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How to Create a Black & White Image in Adobe Photoshop Using a Channel Mixer

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The two primary ways to convert an image to black and white in Photoshop are the Black & White adjustment layer or the Channel Mixer adjustment layer. Both are great because they offer a lot of flexibility and control. For example, with both adjustment layers the underlining lightness for different colors can be tweaked, which can help create some creative effects/contrast in your final black and white images.

Here we'll make use of the Channel Mixer, which makes it particularly easy to create high contrast and impactful black and whites.

Before / After:


0- Setup

To get started, I used the Spot Healing Brush tool on a new layer with the Sample All Layers option active to remove some of the skin blemishes.

1- Channel Mixer

The channel mixer is an adjustment layer that allows to easily mix the Red, Green and Blue channels to tweak the image’s colors. It also has a monochrome mode to create black and whites.

So go ahead and add a new Channel Mixer adjustment, and thick off the Monochrome checkbox. By default the resulting black and white can look quite flat, but we’ll fix that by tweaking the values for the different color channels. By default Photoshop creates the black and white with a mix of 40% red, 40% green and 40% blue. If you tweaks the red channel you’ll mostly affect the skin tones.

Now the trick is to play around with the channels, but still arrive at a total of 100%. Anything less than 100% and you’ll reduce the overall image’s exposure, and anything over 100% will increase the overall exposure. If your image has the correct exposure to start with, tweaking the channels for a total of over or under 100% will underexpose or overexpose the image.

There’s one exception though, and that’s when using the Constant slider. Constant moves the overall black or white points of the image. For black & whites, this can be really useful because you can lower the black point and then crank up some of the color channels to create a high contrast result. When you adjust the Constant slider, you can then go for a total for the R, G and B channels that takes in consideration the change in constant.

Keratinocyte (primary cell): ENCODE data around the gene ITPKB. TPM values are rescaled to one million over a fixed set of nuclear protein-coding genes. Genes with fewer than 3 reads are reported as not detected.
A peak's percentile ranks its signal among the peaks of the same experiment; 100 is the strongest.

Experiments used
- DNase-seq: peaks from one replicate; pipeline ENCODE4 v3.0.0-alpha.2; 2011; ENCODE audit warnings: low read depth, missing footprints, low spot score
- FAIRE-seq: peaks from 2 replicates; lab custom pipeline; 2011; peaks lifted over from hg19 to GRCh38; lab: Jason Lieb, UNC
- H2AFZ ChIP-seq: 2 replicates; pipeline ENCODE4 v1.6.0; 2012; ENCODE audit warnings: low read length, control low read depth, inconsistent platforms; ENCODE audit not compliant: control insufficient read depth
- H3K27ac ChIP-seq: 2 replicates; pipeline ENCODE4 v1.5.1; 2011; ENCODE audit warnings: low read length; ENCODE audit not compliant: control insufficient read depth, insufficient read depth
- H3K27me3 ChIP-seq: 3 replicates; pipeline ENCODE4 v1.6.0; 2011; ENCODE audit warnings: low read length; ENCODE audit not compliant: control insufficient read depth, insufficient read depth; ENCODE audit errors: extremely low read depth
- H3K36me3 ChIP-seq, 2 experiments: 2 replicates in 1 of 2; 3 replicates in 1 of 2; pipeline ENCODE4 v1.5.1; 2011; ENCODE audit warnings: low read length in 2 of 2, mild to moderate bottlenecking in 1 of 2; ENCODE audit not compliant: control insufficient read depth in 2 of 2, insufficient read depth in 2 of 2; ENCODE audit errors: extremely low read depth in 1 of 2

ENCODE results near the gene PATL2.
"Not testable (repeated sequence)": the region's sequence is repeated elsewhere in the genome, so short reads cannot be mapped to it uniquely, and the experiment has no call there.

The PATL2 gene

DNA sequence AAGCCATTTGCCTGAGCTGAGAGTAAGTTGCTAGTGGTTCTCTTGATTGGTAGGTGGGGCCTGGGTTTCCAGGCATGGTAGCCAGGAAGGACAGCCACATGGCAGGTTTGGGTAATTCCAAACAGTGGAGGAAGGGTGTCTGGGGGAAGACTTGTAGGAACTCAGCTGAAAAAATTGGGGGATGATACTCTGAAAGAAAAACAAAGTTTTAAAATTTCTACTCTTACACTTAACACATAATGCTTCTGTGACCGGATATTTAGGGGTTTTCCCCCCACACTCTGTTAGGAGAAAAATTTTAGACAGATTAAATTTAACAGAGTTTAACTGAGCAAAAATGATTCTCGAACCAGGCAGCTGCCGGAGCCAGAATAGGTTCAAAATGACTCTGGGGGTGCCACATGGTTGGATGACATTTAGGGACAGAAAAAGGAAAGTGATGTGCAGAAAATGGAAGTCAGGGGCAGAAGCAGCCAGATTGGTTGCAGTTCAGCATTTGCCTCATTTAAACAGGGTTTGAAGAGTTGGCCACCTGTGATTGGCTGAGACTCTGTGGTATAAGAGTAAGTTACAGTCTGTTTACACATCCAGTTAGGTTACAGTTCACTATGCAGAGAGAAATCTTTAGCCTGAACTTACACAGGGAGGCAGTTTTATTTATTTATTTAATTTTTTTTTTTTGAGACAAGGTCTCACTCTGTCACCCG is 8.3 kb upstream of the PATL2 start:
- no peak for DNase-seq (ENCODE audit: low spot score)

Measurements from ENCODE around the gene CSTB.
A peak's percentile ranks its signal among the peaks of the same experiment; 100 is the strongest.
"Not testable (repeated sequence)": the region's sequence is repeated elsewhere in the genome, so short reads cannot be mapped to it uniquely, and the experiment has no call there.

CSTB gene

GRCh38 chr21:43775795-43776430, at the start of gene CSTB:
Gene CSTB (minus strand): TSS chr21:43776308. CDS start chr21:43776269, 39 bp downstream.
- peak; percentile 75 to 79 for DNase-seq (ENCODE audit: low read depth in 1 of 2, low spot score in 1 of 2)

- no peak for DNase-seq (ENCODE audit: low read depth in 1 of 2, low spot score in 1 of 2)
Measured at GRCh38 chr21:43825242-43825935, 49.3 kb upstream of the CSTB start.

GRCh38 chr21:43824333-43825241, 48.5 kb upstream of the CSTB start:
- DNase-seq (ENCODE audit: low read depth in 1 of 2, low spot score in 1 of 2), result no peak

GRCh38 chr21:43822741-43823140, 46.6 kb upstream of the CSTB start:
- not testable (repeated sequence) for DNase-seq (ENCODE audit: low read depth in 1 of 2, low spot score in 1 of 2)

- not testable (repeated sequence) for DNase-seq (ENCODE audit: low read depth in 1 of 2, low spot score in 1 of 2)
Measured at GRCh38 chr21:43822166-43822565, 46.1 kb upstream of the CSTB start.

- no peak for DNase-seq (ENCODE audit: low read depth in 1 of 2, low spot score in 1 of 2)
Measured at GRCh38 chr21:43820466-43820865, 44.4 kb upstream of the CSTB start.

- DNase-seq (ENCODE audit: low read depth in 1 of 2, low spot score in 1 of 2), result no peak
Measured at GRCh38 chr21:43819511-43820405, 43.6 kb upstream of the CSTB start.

For the purpose of this image, I reduced my Constant to -10%, set the Red channel to +10%, the Green channel to +70% and the Blue channel to +30%. The exact values are highly dependent on your image, so you’ll have to tweak until you find something that looks good to your eye. You’ll notice that our total is +110%, which compensates for the constant that’s set at -10%.

Screenshot: Channel mixer

2- Levels Adjustment

Next I used a Levels adjustment layer to add a little bit of gray to the blacks, for a creative effect and to make the blacks less harsh. One trick with Levels is to move the black point to the right a little, but to also make the blacks slightly gray by increasing the black output level. Increasing both of them in tandem makes more of the image black, but makes those blacks gray instead of pure black, which can be a nice effect, especially for a vintage look.

Here I moved my black point to 10, and set my black output to a value of 20. The effect is subtle, but deffinitely noticeable. I could have pushed the values more, but it all comes down the effect you’re trying to achieve.

Screenshot: adding gray in the blacks

3- Adding Some Noise

The final touch for this image is adding some noise. Just add a new layer, Shift+Cmd+N Shift+Ctrl+N, select a mode of Soft Light and check to fill it with 50% gray.

Next, go to Filter > Noise > Add Noise, choose a distribution of Gaussian so that the noise is randomized, and monochromatic so it’s black and white. And then just choose an amount that makes sense for the image.

It’s quite easy to overdo it with the noise, but you can always tweak the opacity of the noise layer if needed.

Screenshot: adding noise

🌄 Image info:

  • Camera: Nikon D800
  • Focal length: 70mm
  • Shutter speed: 250s
  • Aperture: f/11
  • ISO: 100

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